Irene's rains heaviest on record in Vermont; Tropical Storm Katia forms

By: Dr. Jeff Masters , 3:40 PM GMT on August 30, 2011

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Record flooding continues in the Northeast from Irene's torrential rains. Hardest hit was Vermont, where heavy rains in the weeks prior to Irene's arrival had left soils in the top 20% for moisture, historically. Irene dumped 5 - 8 inches of rain over large sections of Vermont, with a peak of 11.23" at Mendo. The reading from Mendo was the greatest single-day rainfall in Vermont's history, according to wunderground's weather historian Christopher C. Burt, beating the 9.92" that fell at Mt. Mansfield on 9/17/1999 during the passage of Tropical Storm Floyd. The 13.30" that fell on East Durham, NY during Irene was just shy of New York State's all-time 1-day rainfall record: 13.70" at Brewster on 9/16/1999, from Tropical Storm Floyd.


Figure 1. Wunderphotographer 43BJAGER recorded this image of a house in Sharon, Vermont, that started out the week on the other side of this underpass.

According to the final Hurricane Irene summary from the NWS, the storm dropped 20" of rain in two locations, one in North Carolina and one in Virginia. Here are the highest rain amounts from the hurricane for each state:

Virginia Beach, VA: 20.40"
Jacksonville, NC: 20.00"
East Durham, NY: 13.30"
Freehold Twp, NJ: 11.27"
Mendon, VT: 11.23"
Ellendale, DE: 10.43"
New Hartford, CT 10.15"
Baxter St. Park, ME: 9.91"
Savoy, MA: 9.10"
Lafayette, PA: 8.82"
Pinkham North, NH: 7.33"
Warren, RI: 5.37"

Tropical Storm Katia forms
Tropical Storm Katia formed this morning in the far Eastern Atlantic off the coast of Africa. Katia will be in a moist, low wind shear environment with ocean temperature 1 - 2°C above the threshold needed to support a hurricane, and should be able to intensify to major hurricane strength when it passes to the north of the Lesser Antilles Islands 5 - 6 days from now. It is possible that some of the outer spiral bands of the storm might bring heavy rain squalls to the northern Lesser Antilles, but it would be a surprise if the core of the storm passed through the islands. The long term fate of Katia is unknown. Dr. Bob Hart's Historical Tropical Cyclone Probability web page suggests shows that tropical storms in Katia's current position have a 19% chance of hitting North Carolina, a 16% chance of hitting Canada, an 11% chance of hitting Florida, and a 47% chance of never hitting land.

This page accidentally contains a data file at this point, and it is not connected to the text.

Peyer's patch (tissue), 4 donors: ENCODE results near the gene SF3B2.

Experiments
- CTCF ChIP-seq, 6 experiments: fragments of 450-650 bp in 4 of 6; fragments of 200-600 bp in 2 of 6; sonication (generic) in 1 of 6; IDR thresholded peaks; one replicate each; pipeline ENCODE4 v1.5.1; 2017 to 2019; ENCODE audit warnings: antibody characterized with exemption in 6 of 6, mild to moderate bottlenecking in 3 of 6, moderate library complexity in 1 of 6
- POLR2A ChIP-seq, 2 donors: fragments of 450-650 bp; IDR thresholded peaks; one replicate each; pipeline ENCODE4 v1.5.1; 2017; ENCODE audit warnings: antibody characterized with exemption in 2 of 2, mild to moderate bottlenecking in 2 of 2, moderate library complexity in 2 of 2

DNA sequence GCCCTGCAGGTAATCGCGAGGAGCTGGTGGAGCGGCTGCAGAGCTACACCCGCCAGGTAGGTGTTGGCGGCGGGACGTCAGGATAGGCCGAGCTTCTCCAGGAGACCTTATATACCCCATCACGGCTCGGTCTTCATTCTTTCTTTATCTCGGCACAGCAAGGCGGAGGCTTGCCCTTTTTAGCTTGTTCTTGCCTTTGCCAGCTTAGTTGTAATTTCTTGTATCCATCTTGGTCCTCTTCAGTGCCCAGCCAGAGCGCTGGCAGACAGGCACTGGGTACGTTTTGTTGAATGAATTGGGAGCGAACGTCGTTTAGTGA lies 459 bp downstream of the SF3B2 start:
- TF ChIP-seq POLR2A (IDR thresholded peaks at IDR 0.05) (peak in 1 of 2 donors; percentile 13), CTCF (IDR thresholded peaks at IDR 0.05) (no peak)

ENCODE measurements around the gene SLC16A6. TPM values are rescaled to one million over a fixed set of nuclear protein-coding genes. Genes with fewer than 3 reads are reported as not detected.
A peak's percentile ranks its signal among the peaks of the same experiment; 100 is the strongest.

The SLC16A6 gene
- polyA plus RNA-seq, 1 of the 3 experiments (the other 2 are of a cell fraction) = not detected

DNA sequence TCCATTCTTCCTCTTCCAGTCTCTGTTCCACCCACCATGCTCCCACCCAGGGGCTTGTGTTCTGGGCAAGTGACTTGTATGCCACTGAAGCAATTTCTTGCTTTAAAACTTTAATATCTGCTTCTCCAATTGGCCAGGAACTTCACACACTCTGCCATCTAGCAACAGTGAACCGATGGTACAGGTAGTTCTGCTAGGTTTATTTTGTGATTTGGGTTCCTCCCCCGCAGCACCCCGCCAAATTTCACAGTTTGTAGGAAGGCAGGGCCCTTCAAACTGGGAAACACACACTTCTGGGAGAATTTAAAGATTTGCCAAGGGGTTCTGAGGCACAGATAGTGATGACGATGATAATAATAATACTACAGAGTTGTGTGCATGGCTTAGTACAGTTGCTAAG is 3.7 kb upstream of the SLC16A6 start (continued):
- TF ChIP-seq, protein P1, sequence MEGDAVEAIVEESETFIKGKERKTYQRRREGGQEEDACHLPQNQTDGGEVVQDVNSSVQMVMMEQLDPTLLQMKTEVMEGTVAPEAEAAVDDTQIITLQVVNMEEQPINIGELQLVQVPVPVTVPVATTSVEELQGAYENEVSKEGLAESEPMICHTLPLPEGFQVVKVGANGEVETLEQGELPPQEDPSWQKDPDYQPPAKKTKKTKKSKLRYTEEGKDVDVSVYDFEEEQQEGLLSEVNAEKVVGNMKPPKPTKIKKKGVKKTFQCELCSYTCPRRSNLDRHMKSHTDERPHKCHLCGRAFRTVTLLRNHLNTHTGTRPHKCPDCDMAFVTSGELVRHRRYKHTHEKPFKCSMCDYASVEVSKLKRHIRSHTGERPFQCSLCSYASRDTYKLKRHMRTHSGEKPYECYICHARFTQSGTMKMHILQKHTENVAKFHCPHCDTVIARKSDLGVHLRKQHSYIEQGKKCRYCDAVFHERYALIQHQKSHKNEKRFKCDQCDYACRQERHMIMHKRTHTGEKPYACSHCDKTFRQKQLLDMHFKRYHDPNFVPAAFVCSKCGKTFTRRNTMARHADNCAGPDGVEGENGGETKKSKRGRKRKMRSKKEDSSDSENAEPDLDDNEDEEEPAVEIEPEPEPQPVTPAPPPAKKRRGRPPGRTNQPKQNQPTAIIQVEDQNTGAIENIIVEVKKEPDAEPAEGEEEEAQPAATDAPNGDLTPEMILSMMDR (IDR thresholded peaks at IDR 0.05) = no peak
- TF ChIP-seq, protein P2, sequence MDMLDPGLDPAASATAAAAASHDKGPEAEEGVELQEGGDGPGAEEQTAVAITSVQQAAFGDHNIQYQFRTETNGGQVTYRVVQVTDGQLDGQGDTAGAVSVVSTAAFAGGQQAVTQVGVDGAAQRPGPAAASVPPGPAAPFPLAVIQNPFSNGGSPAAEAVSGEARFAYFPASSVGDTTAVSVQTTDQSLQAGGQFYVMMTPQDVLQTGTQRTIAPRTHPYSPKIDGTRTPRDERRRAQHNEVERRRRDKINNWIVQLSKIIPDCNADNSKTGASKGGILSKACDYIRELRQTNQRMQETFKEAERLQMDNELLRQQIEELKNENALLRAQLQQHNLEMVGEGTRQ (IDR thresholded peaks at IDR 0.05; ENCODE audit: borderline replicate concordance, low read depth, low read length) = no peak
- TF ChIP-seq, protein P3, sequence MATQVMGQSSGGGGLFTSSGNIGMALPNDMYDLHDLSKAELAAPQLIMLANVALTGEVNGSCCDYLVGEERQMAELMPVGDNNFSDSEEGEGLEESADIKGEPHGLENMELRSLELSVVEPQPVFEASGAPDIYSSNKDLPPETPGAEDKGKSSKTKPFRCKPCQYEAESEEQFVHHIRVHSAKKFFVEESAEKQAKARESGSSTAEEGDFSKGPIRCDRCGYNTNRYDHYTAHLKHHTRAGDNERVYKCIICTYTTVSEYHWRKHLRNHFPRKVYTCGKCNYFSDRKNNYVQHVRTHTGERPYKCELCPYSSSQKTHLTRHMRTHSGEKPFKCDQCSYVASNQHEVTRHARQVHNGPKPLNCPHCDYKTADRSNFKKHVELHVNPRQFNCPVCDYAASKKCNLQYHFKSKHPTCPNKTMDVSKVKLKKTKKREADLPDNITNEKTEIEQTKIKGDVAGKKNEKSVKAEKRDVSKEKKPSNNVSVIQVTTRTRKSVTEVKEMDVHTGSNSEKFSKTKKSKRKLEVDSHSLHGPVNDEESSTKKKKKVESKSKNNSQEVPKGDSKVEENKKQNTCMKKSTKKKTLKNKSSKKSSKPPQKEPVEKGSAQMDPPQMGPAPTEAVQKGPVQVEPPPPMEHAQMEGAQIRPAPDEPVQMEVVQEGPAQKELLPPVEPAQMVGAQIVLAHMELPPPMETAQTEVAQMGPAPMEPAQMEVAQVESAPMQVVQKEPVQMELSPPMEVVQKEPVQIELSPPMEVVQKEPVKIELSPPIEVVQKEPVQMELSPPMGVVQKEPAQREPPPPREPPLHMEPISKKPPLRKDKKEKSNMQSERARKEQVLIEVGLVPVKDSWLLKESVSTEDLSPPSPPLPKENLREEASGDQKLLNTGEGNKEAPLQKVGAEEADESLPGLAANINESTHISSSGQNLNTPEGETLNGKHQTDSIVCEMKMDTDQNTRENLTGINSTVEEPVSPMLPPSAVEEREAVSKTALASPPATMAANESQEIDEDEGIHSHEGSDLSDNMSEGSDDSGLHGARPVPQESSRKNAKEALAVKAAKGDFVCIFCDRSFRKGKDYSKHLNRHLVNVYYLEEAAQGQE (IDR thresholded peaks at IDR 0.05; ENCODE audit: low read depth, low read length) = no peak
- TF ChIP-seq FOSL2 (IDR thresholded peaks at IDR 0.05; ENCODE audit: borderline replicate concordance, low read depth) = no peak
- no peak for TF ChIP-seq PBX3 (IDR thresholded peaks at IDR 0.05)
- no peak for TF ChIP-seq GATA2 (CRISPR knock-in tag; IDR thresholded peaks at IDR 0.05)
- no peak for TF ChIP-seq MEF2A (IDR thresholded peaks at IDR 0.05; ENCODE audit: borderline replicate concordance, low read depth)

Figure 2. The morning run of the GFS Ensemble prediction. The ensemble prediction was done by taking a lower-resolution version of the GFS model and changing the initial distributions of temperature, pressure, and humidity randomly by a few percent to generate an ensemble of 20 different computer projections of where Katia might go. The operational (highest-resolution) version of the GFS model (white line) is usually more accurate, but the ensemble runs give one an idea of the uncertainty in the forecast.

Katia is the 11th named storm this year, and comes a full twelve days before the half-way point of the Atlantic hurricane season. Climatologically, September 10 marks the half-way point. A typical hurricane season has just 10 - 11 named storms, so we've already had a whole season's worth of storms before reaching the half-way point. At this rate, 2011 will see 25 named storms, making it the 2nd busiest season on record, behind 2005. Katia's formation date of August 30 puts 2011 in 5th place for earliest date of arrival of the season's 11th storm. Only 2005, 1995, 1936, and 1933 had an earlier 11th storm.

Gulf of Mexico development possible late this week
Several of our best computer models for predicting formation of tropical cyclones, the GFS and ECMWF, are predicting that an upper level pressure interacting with a tropical wave now over the the Western Caribbean could combine to spawn a tropical depression in the Gulf of Mexico late this week or early next week. The formation location is likely to be off the coast of Louisiana or Texas, but the track of the system is hard to predict at this point.


Figure 3. Portlight volunteer Thomas Hudson clears a driveway yesterday in Hollywood, Maryland.

Portlight disaster relief effort in Maryland